The rise and rise of the Indian hemp industry
One question commonly posed to entrepreneurs selling hemp-based products is: Will this get me high? The query could be for any product—hemp oil, seed, powder, even a T-shirt made of hemp. The answer invariably is no, which may come as a bit of a disappointment to some. But the question is an indication of the confusion that still surrounds hemp, a plant that is currently fuelling startups and e-commerce in India at an unprecedented rate is booming, with a new crop of entrepreneurs ready to battle the odds and bet big on the versatile plant by creating innovative products that fit right into the wellness zeitgeist
“At least once a week, someone will ask, ‘Will I get high with this?’ Even with paper, soap, with whatever we make. Is ‘soap’ a code word for something? they ask,” says Elston Menezes, one of the founders of Bengaluru-based B.E Hemp, which sells hemp-based products such as soaps, food, stationery and accessories. “I then send them a picture of the soap.”
Yash P. Kotak, one of the six (initially seven) founders of Bombay Hemp Company (BOHECO), which sells nutrition and personal care products, and its director of business development and media, has had a similar experience. “If I wear this shirt, will I get high, that’s their question. It’s a great ice-breaker though—no cotton shirt company will get asked that question.”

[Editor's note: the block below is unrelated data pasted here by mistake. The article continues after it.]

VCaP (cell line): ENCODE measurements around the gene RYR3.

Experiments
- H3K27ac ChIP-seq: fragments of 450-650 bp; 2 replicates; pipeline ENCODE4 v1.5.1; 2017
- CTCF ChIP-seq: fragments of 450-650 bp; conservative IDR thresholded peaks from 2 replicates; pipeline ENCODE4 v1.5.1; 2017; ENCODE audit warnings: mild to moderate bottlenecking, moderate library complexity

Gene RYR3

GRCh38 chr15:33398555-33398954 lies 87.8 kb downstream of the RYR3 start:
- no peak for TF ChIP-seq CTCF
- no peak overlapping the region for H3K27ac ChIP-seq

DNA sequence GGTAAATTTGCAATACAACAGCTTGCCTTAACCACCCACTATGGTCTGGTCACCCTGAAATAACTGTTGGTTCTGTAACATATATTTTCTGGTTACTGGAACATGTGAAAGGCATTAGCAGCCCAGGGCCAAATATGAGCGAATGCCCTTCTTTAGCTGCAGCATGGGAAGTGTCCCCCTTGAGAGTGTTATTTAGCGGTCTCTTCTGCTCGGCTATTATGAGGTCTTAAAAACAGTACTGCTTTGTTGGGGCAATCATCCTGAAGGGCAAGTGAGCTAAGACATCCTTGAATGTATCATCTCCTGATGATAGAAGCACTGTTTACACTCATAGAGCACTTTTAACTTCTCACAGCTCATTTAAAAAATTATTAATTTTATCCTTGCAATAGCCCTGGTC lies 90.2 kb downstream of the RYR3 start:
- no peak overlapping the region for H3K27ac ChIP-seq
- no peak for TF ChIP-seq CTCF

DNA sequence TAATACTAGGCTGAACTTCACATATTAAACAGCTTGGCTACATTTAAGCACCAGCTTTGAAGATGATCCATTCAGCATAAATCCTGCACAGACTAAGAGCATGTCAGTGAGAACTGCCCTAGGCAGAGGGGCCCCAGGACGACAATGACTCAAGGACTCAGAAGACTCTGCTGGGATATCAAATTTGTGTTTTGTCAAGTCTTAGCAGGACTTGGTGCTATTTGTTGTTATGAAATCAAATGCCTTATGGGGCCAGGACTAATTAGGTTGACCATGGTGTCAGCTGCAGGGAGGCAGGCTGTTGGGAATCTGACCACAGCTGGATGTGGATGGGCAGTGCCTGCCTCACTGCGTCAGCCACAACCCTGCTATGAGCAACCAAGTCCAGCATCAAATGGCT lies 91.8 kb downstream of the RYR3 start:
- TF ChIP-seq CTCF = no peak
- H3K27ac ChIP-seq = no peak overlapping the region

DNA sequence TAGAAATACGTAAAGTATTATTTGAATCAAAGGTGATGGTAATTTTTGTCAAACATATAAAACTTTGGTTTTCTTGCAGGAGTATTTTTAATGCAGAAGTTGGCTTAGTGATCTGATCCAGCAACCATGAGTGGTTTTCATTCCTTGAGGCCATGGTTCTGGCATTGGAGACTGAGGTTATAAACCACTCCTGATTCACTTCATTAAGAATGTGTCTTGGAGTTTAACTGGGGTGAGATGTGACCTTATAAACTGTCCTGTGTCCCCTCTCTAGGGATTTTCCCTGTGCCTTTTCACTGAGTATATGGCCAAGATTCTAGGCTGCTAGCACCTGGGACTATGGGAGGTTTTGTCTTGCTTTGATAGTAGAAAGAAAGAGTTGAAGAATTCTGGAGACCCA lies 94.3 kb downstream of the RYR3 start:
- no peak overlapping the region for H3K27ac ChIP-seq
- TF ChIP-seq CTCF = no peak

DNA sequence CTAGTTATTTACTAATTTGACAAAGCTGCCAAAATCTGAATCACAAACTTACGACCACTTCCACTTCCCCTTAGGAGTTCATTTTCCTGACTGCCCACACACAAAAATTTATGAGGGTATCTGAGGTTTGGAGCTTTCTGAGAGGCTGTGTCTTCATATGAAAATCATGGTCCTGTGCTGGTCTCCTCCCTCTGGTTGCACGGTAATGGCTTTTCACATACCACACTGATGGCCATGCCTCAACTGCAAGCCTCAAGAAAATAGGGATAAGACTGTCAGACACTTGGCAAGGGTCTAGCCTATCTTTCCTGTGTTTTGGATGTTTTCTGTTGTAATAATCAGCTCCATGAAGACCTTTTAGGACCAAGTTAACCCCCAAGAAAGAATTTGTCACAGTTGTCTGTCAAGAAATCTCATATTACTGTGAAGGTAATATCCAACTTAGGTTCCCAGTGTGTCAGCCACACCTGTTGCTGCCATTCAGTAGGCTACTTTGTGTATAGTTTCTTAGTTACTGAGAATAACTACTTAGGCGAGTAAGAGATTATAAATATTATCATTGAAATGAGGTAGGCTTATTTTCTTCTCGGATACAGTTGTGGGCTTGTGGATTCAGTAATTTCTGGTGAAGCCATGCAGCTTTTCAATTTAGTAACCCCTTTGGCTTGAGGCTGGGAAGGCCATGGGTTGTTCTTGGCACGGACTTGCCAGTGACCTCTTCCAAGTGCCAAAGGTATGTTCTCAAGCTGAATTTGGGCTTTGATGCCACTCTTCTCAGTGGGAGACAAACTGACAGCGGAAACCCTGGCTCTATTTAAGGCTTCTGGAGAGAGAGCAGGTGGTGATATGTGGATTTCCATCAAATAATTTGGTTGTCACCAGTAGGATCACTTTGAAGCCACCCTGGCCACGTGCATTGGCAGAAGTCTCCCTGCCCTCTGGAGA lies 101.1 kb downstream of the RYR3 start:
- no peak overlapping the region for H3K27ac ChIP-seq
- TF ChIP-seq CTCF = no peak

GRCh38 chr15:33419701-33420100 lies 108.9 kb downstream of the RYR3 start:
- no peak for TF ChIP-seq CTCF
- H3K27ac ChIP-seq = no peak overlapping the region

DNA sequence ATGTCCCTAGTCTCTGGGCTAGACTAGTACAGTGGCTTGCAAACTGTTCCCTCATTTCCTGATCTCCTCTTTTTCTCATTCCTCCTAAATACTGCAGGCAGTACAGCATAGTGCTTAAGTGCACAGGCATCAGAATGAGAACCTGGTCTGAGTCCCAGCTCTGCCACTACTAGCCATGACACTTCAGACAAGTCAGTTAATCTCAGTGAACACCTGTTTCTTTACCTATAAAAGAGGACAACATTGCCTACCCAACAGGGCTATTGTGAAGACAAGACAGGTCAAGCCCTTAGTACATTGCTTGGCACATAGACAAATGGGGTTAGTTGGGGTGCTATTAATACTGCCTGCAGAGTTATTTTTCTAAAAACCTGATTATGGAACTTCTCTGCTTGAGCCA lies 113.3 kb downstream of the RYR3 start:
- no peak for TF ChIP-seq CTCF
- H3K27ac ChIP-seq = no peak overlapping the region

When we first started,” says Rohit Shah, co-founder of Hemp Horizons (their products go under the brand name Health Horizons), “we got calls from people who would place an order. Then they would ask, ‘Can I put it in a vape and smoke it? Send in discreet packaging.’ But the audience has evolved from that stigma. Today we see (people of) ages from 25-60 placing orders on our website.”
Hemp products were one of the few categories that benefited during the pandemic. Entrepreneurs say the lockdown gave consumers the space to focus on health. They looked for better experiences with food, nutrition, alternative curative methods and therapeutic products that would help with anxiety and pain relief. They sought more sustainable brands, shifting to vegetarianism and veganism. Once e-sellers overcame issues with supplies and deliveries in the early days, business started picking up.
Both hemp and marijuana come from the Cannabis sativa family of plants. Both have tetrahydrocannabinol (or THC, the psychoactive component which provides the sense of euphoria or intoxication) and CBD (cannabidiol) with many other compounds. CBD is an oil extracted from the leaves, stem and flowers that acts as a painkiller, muscle relaxant and mood enhancer. Regulated industrial hemp plants in India contain primarily CBD and its extracts usually contain less than 0.3% THC, which does not give you a “high”. Supply is controlled by the government, with only a handful of companies having an Ayush licence to manufacture hemp that’s supplied to retailers.
Founded in 2017 as a contract manufacturer that supplies to wholesalers and other edible hemp brands, Hemp Horizons has gone from processing 500kg to 4,000kg (of edibles) in 12-18 months. It recently raised ₹2 crore in seed funding from Mumbai Angels Network and AngelList. Medicinal startup HempStreet got $1 million (around ₹7.4 crore) in pre-series A funding in February 2020 led by Pharmacon Holdings, a US-based pharma-tech company, and Romain Barberis, a private investor in cannabis in the US and Canada.
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